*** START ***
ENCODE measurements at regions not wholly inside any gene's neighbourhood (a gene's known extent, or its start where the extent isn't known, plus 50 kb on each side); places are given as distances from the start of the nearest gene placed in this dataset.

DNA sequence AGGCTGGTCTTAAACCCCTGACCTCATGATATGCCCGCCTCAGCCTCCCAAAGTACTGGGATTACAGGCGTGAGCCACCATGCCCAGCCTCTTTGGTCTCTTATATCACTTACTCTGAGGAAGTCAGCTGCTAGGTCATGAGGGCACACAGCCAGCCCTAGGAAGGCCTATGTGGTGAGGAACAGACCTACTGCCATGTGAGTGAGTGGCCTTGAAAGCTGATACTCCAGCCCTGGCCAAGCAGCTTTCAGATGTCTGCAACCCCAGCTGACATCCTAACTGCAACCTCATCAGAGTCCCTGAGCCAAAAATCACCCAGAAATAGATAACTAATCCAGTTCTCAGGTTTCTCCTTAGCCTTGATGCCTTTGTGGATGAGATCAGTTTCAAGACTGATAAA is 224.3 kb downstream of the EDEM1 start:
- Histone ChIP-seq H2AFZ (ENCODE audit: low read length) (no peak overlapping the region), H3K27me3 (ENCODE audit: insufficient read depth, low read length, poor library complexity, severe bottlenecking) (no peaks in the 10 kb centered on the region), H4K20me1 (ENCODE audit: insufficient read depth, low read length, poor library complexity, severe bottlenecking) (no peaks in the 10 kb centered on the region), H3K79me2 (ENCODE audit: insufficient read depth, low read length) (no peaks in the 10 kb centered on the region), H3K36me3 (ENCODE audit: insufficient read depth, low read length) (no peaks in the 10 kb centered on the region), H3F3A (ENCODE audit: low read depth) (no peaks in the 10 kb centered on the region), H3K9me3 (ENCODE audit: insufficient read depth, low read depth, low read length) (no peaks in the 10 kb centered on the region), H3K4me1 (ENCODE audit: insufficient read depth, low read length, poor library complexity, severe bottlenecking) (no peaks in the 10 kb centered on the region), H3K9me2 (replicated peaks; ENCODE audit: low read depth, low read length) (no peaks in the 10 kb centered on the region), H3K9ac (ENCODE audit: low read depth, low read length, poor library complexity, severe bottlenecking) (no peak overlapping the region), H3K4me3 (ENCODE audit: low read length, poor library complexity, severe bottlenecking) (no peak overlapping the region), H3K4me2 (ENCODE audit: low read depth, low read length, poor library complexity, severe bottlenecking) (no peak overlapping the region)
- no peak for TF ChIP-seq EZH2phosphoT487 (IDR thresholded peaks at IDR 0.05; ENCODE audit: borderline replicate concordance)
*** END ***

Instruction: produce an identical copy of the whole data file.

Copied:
ENCODE measurements at regions not wholly inside any gene's neighbourhood (a gene's known extent, or its start where the extent isn't known, plus 50 kb on each side); places are given as distances from the start of the nearest gene placed in this dataset.

DNA sequence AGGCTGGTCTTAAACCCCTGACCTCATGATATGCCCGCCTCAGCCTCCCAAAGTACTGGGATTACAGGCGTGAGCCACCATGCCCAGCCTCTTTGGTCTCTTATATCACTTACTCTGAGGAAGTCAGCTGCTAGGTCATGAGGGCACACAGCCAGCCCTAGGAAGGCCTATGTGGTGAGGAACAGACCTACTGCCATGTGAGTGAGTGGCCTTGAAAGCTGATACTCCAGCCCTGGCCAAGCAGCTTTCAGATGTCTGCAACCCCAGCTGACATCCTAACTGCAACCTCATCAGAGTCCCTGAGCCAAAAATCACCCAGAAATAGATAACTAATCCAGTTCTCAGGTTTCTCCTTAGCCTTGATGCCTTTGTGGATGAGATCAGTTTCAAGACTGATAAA is 224.3 kb downstream of the EDEM1 start:
- Histone ChIP-seq H2AFZ (ENCODE audit: low read length) (no peak overlapping the region), H3K27me3 (ENCODE audit: insufficient read depth, low read length, poor library complexity, severe bottlenecking) (no peaks in the 10 kb centered on the region), H4K20me1 (ENCODE audit: insufficient read depth, low read length, poor library complexity, severe bottlenecking) (no peaks in the 10 kb centered on the region), H3K79me2 (ENCODE audit: insufficient read depth, low read length) (no peaks in the 10 kb centered on the region), H3K36me3 (ENCODE audit: insufficient read depth, low read length) (no peaks in the 10 kb centered on the region), H3F3A (ENCODE audit: low read depth) (no peaks in the 10 kb centered on the region), H3K9me3 (ENCODE audit: insufficient read depth, low read depth, low read length) (no peaks in the 10 kb centered on the region), H3K4me1 (ENCODE audit: insufficient read depth, low read length, poor library complexity, severe bottlenecking) (no peaks in the 10 kb centered on the region), H3K9me2 (replicated peaks; ENCODE audit: low read depth, low read length) (no peaks in the 10 kb centered on the region), H3K9ac (ENCODE audit: low read depth, low read length, poor library complexity, severe bottlenecking) (no peak overlapping the region), H3K4me3 (ENCODE audit: low read length, poor library complexity, severe bottlenecking) (no peak overlapping the region), H3K4me2 (ENCODE audit: low read depth, low read length, poor library complexity, severe bottlenecking) (no peak overlapping the region)
- no peak for TF ChIP-seq EZH2phosphoT487 (IDR thresholded peaks at IDR 0.05; ENCODE audit: borderline replicate concordance)